Ben had previously suffered from an episode of necrotising fasciitis, a rapidly progressing bacterial infection. The condition is a surgical emergency requiring urgent and aggressive treatment by antibiotics, surgical removal of the infected tissue and supportive therapy.
When Ben developed new symptoms, he was concerned that these be a sign of another infection. He attended the A&E at East Surrey Hospital where he explained his previous history of necrotising fasciitis, how his symptoms had spread quickly in a few hours, and that he was extremely worried that he was about to have a similar episode.
The hospital admitted Ben to a ward. He decided to keep notes during his admission as previously his treatment was delayed because his condition was not taken seriously. The plan was to treat him with antibiotics and morphine. Notwithstanding this his pain and swelling became worse. An ultrasound was ordered to investigate whether there might be signs of infection within his scrotum but the scan was not performed. Ben remained on the ward with severe swelling in his penis, painful testes, and abnormal blood test results indicating infection.
After five days he noticed the skin on his penis was discoloured, blistered and breaking away. He called the nurse who did not call for a doctor. It was not until later in the morning that he was taken to theatre for emergency removal of the infected tissue.
Ben lost most of his scrotum and penis. He needed several admissions to the Intensive Care Unit. His right testicle was moved into his right thigh where it since atrophied. He has multiple scars in the groin and area where his scrotum was. He has lost a substantial quantity of genital and inguinal skin. He passes urine via a line and is awaiting penile reconstructive surgery.
The East Surrey Hospital admitted their failure to take Ben to theatre days earlier was unacceptable and that had that mistake been avoided his penis and scrotum would have been saved.
These failures took had a catastrophic effect on Ben's physical and psychological health. On obtaining the admission of liability from the hospital, Paul McNeil and Henry Kirwan obtained a series of interim payments which aided him in his recovery and provided financial stability in light of the fact he had lost his job. Over the course of the claim Paul and Henry arranged for Ben to be assessed by a raft of medical and therapy experts in order to ascertain the cost of his current and future needs. An accountancy expert also provided evidence in relation to Ben's lost earnings and pension arising out of the premature end to his career.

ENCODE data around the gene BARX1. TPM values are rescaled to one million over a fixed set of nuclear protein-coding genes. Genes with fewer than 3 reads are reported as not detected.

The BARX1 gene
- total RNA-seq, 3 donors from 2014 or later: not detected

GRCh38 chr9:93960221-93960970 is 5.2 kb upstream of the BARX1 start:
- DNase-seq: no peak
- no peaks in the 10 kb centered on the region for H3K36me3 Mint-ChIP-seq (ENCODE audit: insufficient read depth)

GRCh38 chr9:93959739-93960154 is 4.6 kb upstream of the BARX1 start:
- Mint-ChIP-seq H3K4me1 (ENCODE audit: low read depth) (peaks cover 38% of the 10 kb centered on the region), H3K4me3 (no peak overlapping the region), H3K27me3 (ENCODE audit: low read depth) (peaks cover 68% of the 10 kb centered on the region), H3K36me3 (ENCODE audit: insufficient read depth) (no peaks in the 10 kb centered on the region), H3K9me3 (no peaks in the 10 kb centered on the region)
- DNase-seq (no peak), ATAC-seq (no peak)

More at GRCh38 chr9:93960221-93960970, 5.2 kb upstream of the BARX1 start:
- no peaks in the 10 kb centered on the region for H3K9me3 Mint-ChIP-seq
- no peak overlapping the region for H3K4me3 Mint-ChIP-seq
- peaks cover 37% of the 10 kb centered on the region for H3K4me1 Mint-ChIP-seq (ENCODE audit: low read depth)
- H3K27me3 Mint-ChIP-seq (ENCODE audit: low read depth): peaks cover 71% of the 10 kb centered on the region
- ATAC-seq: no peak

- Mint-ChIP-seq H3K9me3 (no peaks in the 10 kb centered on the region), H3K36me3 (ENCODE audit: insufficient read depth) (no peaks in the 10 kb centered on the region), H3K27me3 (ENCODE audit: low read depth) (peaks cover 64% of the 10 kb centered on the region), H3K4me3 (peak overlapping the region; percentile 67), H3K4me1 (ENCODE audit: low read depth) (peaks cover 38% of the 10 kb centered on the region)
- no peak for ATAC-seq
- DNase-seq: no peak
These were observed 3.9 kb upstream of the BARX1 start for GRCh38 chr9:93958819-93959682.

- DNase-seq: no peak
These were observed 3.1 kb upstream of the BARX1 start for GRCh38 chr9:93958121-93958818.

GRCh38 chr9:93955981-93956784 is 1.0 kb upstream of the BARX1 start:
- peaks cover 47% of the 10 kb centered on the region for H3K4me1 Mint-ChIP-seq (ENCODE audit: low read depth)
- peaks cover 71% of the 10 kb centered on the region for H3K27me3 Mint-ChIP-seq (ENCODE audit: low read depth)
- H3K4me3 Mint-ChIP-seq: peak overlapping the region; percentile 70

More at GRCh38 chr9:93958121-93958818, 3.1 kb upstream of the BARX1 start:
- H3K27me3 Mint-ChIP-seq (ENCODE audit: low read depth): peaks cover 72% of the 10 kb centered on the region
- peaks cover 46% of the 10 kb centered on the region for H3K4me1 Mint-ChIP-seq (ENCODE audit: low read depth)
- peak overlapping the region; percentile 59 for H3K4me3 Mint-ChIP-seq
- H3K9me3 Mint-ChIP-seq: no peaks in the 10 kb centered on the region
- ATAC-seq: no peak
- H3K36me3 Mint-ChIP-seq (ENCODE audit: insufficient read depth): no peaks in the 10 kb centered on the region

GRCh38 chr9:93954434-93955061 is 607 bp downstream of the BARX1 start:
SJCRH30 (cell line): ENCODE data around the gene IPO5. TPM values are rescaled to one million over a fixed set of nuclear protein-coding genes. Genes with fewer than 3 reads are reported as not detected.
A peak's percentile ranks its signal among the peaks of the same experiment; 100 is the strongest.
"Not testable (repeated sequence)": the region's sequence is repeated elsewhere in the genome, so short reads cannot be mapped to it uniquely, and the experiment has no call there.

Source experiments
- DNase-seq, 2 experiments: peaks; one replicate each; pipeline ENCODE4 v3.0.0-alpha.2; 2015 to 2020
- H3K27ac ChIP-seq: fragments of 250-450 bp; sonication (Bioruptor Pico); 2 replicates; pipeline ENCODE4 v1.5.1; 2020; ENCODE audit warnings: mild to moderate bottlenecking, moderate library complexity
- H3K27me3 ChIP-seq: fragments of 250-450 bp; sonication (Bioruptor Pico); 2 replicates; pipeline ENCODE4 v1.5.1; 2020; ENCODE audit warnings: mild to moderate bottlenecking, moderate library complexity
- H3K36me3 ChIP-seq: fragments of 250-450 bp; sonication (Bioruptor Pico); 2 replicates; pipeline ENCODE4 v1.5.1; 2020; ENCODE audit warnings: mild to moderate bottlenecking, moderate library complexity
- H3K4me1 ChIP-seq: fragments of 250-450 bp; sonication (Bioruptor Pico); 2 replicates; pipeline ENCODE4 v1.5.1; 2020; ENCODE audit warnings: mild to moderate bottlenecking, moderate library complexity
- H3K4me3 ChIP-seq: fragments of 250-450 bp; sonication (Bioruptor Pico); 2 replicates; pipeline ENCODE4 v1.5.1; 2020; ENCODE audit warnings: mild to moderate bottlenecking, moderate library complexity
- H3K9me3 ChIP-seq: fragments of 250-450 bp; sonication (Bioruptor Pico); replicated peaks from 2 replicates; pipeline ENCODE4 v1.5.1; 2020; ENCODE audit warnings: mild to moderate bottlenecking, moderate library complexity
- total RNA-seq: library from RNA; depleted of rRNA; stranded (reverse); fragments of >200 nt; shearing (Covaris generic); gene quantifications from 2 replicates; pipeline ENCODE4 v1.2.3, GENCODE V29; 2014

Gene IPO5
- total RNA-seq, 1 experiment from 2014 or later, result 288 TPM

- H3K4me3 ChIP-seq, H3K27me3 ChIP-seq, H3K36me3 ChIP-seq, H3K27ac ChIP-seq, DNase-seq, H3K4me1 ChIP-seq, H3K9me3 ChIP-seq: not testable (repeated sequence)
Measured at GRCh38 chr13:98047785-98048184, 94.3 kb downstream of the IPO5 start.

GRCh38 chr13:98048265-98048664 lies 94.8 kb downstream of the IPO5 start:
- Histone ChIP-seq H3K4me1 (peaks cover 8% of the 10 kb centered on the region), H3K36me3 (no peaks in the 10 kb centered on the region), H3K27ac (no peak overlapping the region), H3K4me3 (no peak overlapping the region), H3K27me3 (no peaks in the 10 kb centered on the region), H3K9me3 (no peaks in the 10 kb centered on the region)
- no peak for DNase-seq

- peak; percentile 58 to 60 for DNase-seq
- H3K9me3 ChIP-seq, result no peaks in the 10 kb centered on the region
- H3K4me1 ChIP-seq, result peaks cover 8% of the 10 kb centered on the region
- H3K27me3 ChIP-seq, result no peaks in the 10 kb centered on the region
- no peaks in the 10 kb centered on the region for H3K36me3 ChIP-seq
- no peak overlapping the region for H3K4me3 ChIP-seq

At a mediation with the lawyers acting for the East Surrey Hospital, it was agreed that Ben should receive a further £400,000 on top of the £100,000 already received. The payment is designed to meet the past and future costs of Ben's need for medical treatment including a multi-staged reconstruction procedure, his need for care, equipment and devices, his lost earnings and pension, and his pain and suffering.
"I have instructed Paul McNeil and Henry Kirwan at Fieldfisher twice now and both time have had had a successful outcome. I have found their expertise and personal attention to be second to none."
For further information about delayed diagnosis claims or delayed treatment claims please call Paul McNeil on 0330 460 6804 or email email@example.com or or call Henry Kirwan on 0330 460 6766 or email firstname.lastname@example.org.
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